TAMPA, Fla. -- T.B.A.
That, new Tampa Bay Buccaneers coach Greg Schiano said, is his core message: "Trust, belief, accountability."
I guess TBA is better than DOA, which summed up the Raheem Morris head coaching experiment that crashed and burned after three seasons, or MIA, which described the Bucs' defense last season.
The new call letters are TBA.
"There will be one common message," Schiano said. "Before we get to the X's and O's, before we get to the fundamentals, it's something that I believe is critical: 'TBA' -- and that's not 'To Be Announced.' It's trust, belief and accountability.
"Trust -- 100 percent honesty, no room for 99. One hundred percent honesty and do what you're supposed to do when you're supposed to do it. Belief -- belief in yourself No. 1; belief in the Buccaneer way. There is going to be a Buccaneer Way; they're going to be Buccaneer men. You have to believe in that way, otherwise this isn't the place.
"And accountability. All those things are great. But as a coaching staff, team and organization, we have to hold each other accountable. That's not always easy. That's where it gets sticky. That's where it gets tough. That's my job as the head football coach."
TBA also means it's going to take some time to figure out whether the Bucs have hired their next Tony Dungy or Richard Williamson.
After Oregon's Chip Kelly accepted and then turned down the Bucs job Monday morning, the Bucs went back to school for Schiano. I asked Bucs general manager Mark Dominik whether it was a coincidence the only two coaches the Bucs offered the job to were college head coaches or if they were the two best candidates.
"We were searching for the best football coach for the Tampa Bay Buccaneers," Dominik said.
Some folks in Tampa, though, are a little confused how the best football coach for the Tampa Bay Buccaneers failed to win at least one Big East title in 11 seasons at Rutgers. But to Schiano's credit, he built Rutgers from a laughingstock into a competitive BCS program.
"We studied his performance as a builder of how he grew a football team," Dominik said. "What made it more interesting was the consistency he was able to build there.
"I understand he didn't win a Big East title. That's not, to me, how you chose a football coach. You chose a football coach on what he can do and what he's been able to maximize for what he's got. I feel Rutgers football is very impressive right now and that's all due to Greg Schiano."
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As impressive as Dominik believes Schiano has been at Rutgers, Schiano has had nowhere near the success in the college ranks as Nick Saban, Steve Spurrier and Pete Carroll, who each won a national championship but tanked in the NFL.
Since 2000, eight college coaches have gone to the NFL -- Saban, Spurrier, Carroll, Jim Harbaugh, Lane Kiffin, Bobby Petrino, Dennis Erickson and Butch Davis -- and they have combined to coach 16 NFL seasons. These eight have combined for a grand total of two playoff appearances.
Harbaugh, who went 13-3 in the regular season and was one win shy of the Super Bowl in his rookie year at the helm of the 49ers, is the only one of the eight with a winning record.
The other seven combined for a 37.4 winning percentage -- or make that a 62.6 losing percentage.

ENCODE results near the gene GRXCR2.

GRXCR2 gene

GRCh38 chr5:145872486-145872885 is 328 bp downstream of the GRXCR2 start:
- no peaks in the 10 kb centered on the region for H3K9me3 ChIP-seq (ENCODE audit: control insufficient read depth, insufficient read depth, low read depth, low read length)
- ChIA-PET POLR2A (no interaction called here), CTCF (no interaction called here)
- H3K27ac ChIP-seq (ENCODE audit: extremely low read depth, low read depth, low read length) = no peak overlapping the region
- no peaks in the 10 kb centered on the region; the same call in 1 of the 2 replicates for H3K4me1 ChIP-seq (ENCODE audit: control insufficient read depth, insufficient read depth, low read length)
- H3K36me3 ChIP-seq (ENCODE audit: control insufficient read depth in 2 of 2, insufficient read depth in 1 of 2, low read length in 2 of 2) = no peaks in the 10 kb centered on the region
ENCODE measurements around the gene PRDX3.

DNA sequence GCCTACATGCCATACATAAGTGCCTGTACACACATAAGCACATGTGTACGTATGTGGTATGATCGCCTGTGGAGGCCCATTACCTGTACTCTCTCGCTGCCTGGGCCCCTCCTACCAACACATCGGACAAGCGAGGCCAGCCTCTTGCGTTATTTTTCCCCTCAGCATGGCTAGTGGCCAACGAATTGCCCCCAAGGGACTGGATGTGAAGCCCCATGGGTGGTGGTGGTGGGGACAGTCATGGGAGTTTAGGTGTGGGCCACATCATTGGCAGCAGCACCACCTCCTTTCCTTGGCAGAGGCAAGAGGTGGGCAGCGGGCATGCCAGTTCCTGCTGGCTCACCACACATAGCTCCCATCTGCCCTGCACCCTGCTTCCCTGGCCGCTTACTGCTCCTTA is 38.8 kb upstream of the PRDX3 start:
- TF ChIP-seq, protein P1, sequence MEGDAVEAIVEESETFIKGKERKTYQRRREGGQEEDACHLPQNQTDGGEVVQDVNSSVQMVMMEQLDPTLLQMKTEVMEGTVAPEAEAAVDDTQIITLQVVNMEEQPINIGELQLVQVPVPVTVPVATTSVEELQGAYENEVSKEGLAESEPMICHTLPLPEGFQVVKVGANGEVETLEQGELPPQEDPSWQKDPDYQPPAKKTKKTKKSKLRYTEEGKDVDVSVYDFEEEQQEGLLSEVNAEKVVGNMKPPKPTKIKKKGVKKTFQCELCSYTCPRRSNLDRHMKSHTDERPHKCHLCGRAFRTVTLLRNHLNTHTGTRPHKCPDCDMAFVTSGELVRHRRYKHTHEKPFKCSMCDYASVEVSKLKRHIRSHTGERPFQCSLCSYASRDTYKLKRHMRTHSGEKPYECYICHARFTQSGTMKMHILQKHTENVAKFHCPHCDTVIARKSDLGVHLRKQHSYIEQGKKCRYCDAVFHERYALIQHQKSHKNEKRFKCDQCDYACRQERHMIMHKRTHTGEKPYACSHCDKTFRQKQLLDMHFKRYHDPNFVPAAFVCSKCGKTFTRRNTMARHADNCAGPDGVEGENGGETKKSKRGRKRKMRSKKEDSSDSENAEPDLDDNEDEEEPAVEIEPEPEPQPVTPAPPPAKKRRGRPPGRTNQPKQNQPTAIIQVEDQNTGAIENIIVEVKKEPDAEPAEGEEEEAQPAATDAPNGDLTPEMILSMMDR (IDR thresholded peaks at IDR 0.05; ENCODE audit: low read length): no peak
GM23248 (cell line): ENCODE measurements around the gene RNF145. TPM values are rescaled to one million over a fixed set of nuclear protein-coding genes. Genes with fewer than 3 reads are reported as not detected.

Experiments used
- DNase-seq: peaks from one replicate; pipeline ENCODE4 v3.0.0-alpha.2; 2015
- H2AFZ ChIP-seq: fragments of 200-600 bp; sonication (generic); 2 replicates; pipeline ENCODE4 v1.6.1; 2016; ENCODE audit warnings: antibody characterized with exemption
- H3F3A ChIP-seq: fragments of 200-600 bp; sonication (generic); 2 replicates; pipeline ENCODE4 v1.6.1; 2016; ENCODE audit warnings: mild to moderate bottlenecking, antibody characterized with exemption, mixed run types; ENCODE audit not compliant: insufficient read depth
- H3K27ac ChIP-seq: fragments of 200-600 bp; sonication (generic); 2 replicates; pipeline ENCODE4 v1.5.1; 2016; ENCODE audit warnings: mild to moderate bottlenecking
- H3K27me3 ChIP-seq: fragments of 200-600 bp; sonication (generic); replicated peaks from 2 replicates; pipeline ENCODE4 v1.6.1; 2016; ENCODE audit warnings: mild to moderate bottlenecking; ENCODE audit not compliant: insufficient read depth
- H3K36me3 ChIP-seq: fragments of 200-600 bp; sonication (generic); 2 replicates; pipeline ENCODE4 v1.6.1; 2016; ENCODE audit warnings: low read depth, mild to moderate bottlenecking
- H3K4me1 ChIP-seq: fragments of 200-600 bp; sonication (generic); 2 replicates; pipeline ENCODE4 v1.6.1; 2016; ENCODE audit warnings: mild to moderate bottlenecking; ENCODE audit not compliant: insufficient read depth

Why should the Bucs think Schiano will be any different?
"The reality is it's easy to point to college coaches that made that jump," Schiano said. "But six, eight, nine coaches get replaced [each year]. There are pro coaches that have been fired as well. Really, if you look at it [as] a whole, percentages are percentages. Everybody has trouble. It's a competitive league. That's the fun part."
Schiano was CEO-sharp in his news conference and, yes, he won it. Actually, what coach doesn't win at news conferences these days? The bottom line is Schiano's businesslike demeanor and attention to detail are exactly what this young Bucs team direly needs.
Make no mistake: Schiano is ready to get to work. Immediately.
"I don't believe in doing anything except to be the best," Schiano said. "We're going to be the best, starting today. How long that will take? I can't tell you that. We're going to work and be the best we can be every single minute. I've said this many times: When our best is the best, we'll be Super Bowl champions."
Yes, the Super Bowl. Since the Bucs won the Super Bowl in 2003 under Jon Gruden, the Bucs are 22 games under .500.
Schiano said he learned a great deal from many individuals, including Joe Paterno.
"His No. 1 statement: Time is our enemy," Schiano said. "That's the only thing that all of us on this planet have the same amount of: fourteen hundred and 40 minutes a day. What you make of them. That's going to determine our success."
While others may be skeptical of the hire, I actually think Schiano will be a success in Tampa. And yes, I realize he will no longer be able to feast on a schedule featuring Norfolk State and Army. But he has the type of attitude and make-up that players respond to. He commands -- and demands -- respect.
Schiano's work won't be easy in the NFC South. That's fine with him.
"Legendary coach John Wooden, I try to live by his definition of success," Schiano said. "It's the peace of mind you get when you know you've done everything you can to be the best you can be. You can't do anything else."
Schiano said the Bucs "will be built around a humble, unselfish attitude with sacrifice. It's hard to find that in today's world, but that's who we'll be."
But will they be successful? That's TBA.